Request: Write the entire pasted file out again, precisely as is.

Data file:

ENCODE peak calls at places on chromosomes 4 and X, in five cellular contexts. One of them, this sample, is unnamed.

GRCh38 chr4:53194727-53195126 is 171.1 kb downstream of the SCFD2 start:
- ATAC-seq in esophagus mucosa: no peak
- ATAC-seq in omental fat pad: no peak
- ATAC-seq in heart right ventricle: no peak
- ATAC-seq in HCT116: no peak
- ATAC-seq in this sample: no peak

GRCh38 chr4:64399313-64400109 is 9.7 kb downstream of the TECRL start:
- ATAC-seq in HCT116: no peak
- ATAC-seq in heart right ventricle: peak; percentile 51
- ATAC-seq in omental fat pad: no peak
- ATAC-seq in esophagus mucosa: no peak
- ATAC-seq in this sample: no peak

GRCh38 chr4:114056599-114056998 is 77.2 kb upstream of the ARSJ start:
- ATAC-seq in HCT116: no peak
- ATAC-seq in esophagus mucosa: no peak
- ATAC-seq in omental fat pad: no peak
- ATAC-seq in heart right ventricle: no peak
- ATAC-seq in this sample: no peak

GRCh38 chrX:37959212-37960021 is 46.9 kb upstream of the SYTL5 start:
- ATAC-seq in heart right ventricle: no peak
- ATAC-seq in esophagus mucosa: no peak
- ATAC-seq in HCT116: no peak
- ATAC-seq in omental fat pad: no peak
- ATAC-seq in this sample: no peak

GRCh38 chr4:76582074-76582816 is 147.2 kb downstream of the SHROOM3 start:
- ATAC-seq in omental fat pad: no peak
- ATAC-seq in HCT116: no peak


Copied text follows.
ENCODE peak calls at places on chromosomes 4 and X, in five cellular contexts. One of them, this sample, is unnamed.

GRCh38 chr4:53194727-53195126 is 171.1 kb downstream of the SCFD2 start:
- ATAC-seq in esophagus mucosa: no peak
- ATAC-seq in omental fat pad: no peak
- ATAC-seq in heart right ventricle: no peak
- ATAC-seq in HCT116: no peak
- ATAC-seq in this sample: no peak

GRCh38 chr4:64399313-64400109 is 9.7 kb downstream of the TECRL start:
- ATAC-seq in HCT116: no peak
- ATAC-seq in heart right ventricle: peak; percentile 51
- ATAC-seq in omental fat pad: no peak
- ATAC-seq in esophagus mucosa: no peak
- ATAC-seq in this sample: no peak

GRCh38 chr4:114056599-114056998 is 77.2 kb upstream of the ARSJ start:
- ATAC-seq in HCT116: no peak
- ATAC-seq in esophagus mucosa: no peak
- ATAC-seq in omental fat pad: no peak
- ATAC-seq in heart right ventricle: no peak
- ATAC-seq in this sample: no peak

GRCh38 chrX:37959212-37960021 is 46.9 kb upstream of the SYTL5 start:
- ATAC-seq in heart right ventricle: no peak
- ATAC-seq in esophagus mucosa: no peak
- ATAC-seq in HCT116: no peak
- ATAC-seq in omental fat pad: no peak
- ATAC-seq in this sample: no peak

GRCh38 chr4:76582074-76582816 is 147.2 kb downstream of the SHROOM3 start:
- ATAC-seq in omental fat pad: no peak
- ATAC-seq in HCT116: no peak